As the feeding frenzy for independent film continues unabated, it's becoming harder to remember that the term "major studio" hasn't always been considered an insult. Arriving in Orlando this weekend as part of a national tour, the Warner Brothers 75th Anniversary Festival of Classics demonstrates that an impressive body of work is nearly as likely to emanate from a profit-minded entertainment conglomerate as from a budget-strapped, ad hoc partnership with a third-floor mailing address.
Here is 75 years' of celluloid achievement writ large, available for its intended big-screen perusal by a generation that knows its motion-picture canon only as a fuzzy, scaled-down image processed through the motor of a well-worn VCR. Arranged according to a smart, "decade-a-day" schedule, fresh prints of 33 cinematic hallmarks wipe clean the lens of history, bringing the studio's legacy into clearer focus and demanding a radical reassessment of an outfit now better recognized as a logo on licensed apparel and coffee mugs than as a serious artistic concern.
The quest for credibility has been rough going from the start. While competitor United Artists staked its reputation on its formation by some of Hollywood's top actors and directors, brothers Albert, Sam, Harry and Jack Warner relied on their experiences as traveling projectionists -- more acquainted with the mechanics than the artistry of the film business. Still, enough storytelling savvy has emanated from the Warner soundstages and boardrooms to ensure decades of relevance.
For example, the 1931 James Cagney vehicle, "The Public Enemy," details a hood's rise and fall in broad, episodic strokes, bookended by opening and closing credits that warn of the very real threat to society posed by real-life gangsters. Crafted six decades later, Martin Scorsese's "GoodFellas" (1990) tells the same story, nearly beat for beat. This tale is grounded in nonfiction, and warnings are omitted. An audience weaned on the shocking images of the studio's "Bonnie and Clyde" (1967), "The Wild Bunch" (1969) and "A Clockwork Orange" (1971) doesn't need to be reminded that violence is a problem.
The Warner stance hasn't always been so uncompromising. Anyone who saw "The Race to Save 100 Years" at the recent Florida Film Festival learned how Elia Kazan's 1951 adaptation of Tennessee Williams' "A Streetcar Named Desire" fell victim to the ever-ready axe of 1950s censors. Close-up shots of Kim Hunter's lustful stare were excised from the film's famous "Stella!" sequence, until her presence in the scene was reduced to little more than a distant cameo. This version is one of a number of director's cuts whose inclusion in the Festival of Classics places artistic vision on an equal plane with print clarity.
Even Warner successes born in the midst of cold-war conservatism benefit from a well-informed timeliness, one that holds up well compared to the vaunted trailblazing of such modern works as "Kids." The 1955 teens-in-trouble drama "Rebel Without a Cause" is no less effective in 1998, overcoming the potential camp factor of its switchblade-laden narrative with a script full of no-nonsense dialogue and a revered performance by James Dean. Junior viewers raised on a diet of Depp and DiCaprio now have the chance to discover for themselves just why their parents have always considered Dean's death such a tragedy.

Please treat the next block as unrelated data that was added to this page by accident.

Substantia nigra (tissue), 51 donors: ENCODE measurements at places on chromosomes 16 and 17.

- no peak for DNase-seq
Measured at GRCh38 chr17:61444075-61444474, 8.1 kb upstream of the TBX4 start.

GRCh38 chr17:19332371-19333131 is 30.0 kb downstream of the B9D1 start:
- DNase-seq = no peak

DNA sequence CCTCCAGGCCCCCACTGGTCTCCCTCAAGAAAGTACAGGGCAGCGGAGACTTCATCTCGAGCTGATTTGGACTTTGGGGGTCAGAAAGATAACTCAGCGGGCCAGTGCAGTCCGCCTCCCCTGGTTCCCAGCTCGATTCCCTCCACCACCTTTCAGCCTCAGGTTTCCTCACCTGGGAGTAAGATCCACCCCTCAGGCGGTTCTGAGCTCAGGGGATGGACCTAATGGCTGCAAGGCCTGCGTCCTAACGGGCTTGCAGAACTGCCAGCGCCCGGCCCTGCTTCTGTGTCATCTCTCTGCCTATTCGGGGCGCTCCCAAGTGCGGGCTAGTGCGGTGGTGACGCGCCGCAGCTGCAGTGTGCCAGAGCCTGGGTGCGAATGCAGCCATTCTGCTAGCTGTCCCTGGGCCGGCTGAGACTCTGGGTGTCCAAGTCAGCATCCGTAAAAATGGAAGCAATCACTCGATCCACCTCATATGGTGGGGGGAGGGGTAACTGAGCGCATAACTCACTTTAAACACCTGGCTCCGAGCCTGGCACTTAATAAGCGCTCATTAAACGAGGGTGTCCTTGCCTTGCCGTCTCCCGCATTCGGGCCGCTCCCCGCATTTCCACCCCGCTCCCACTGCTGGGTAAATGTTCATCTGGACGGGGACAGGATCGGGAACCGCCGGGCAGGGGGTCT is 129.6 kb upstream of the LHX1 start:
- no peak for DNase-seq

The knowledge that many of these films are or have been available on video does little to dull the festival's vitality. To the true cineast, the 3-x-5 aspect ratio of the cinema screen is the only suitable format in which to appreciate their richer subtleties. Even 1989's "Batman" loses so much of its grand-guignol effect in a home-viewing context that those who missed its theatrical run will gain a new appreciation of its tasteful nods to film noir.
Ultimately, though, a sense of community may be the greatest reward of regular festival attendance. Film, after all, is meant to be a shared experience, and joining other disciples for a refresher course in one studio's ongoing oeuvre provides a rare opportunity to put our pasts in a mutual perspective. At the very least, it will make us think twice about how much we can ask of Hollywood, never again settling for mere "mass entertainment" when we've been led to expect so much more.;;;For more, check the official Warner Bros. website.
We welcome readers to submit letters regarding articles and content in Orlando Weekly. Letters should be a minimum of 150 words, refer to content that has appeared on Orlando Weekly, and must include the writer's full name, address, and phone number for verification purposes. No attachments will be considered. Writers of letters selected for publication will be notified via email. Letters may be edited and shortened for space.
Email us at [email protected].
Support Local Journalism.
Join the Orlando Weekly Press Club
Local journalism is information. Information is power. And we believe everyone deserves access to accurate independent coverage of their community and state. Our readers helped us continue this coverage in 2020, and we are so grateful for the support.
Help us keep this coverage going in 2021. Whether it's a one-time acknowledgement of this article or an ongoing membership pledge, your support goes to local-based reporting from our small but mighty team.
Join the Orlando Weekly Press Club for as little as $5 a month.
Subscribe now to get the latest news delivered right to your inbox.